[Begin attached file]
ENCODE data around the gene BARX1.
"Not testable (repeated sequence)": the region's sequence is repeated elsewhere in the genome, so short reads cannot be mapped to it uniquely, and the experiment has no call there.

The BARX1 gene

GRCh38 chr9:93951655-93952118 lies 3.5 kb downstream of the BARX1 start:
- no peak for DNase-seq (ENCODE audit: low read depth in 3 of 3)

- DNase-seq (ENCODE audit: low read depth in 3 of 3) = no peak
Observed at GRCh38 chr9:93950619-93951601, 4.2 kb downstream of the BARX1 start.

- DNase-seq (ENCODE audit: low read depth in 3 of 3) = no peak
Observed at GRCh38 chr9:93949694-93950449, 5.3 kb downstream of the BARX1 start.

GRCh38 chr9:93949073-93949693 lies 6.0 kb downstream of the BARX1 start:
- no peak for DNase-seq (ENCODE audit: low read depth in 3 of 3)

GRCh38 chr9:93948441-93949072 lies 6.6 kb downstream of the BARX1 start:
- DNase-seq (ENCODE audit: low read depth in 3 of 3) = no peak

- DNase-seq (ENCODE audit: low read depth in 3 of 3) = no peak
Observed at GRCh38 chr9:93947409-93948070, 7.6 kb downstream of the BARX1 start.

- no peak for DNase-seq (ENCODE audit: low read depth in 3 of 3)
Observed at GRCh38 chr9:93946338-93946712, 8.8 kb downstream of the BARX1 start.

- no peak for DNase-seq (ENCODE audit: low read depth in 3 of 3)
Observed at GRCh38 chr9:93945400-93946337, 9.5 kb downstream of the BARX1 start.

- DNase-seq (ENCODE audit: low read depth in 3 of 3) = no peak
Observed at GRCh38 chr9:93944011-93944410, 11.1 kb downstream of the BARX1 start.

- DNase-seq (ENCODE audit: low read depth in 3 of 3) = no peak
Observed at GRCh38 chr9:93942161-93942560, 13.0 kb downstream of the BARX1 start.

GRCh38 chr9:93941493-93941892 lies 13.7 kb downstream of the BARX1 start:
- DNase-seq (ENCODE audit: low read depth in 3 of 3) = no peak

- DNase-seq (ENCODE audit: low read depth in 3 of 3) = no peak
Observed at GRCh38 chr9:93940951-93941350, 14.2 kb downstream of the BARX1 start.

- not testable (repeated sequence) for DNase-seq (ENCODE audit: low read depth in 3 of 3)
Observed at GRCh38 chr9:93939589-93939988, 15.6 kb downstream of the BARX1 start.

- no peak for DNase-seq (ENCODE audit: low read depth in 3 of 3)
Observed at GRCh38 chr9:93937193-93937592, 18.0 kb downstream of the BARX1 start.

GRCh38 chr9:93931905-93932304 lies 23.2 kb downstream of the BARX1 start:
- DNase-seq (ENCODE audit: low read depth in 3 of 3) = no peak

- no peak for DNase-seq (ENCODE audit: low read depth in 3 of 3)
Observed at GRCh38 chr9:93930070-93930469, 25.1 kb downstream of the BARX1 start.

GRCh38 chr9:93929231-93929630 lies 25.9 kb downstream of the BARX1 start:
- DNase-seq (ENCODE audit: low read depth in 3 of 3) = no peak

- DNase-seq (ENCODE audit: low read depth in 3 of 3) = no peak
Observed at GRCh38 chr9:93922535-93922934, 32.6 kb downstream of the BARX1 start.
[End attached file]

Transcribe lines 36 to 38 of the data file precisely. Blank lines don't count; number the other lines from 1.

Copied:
GRCh38 chr9:93929231-93929630 lies 25.9 kb downstream of the BARX1 start:
- DNase-seq (ENCODE audit: low read depth in 3 of 3) = no peak

- DNase-seq (ENCODE audit: low read depth in 3 of 3) = no peak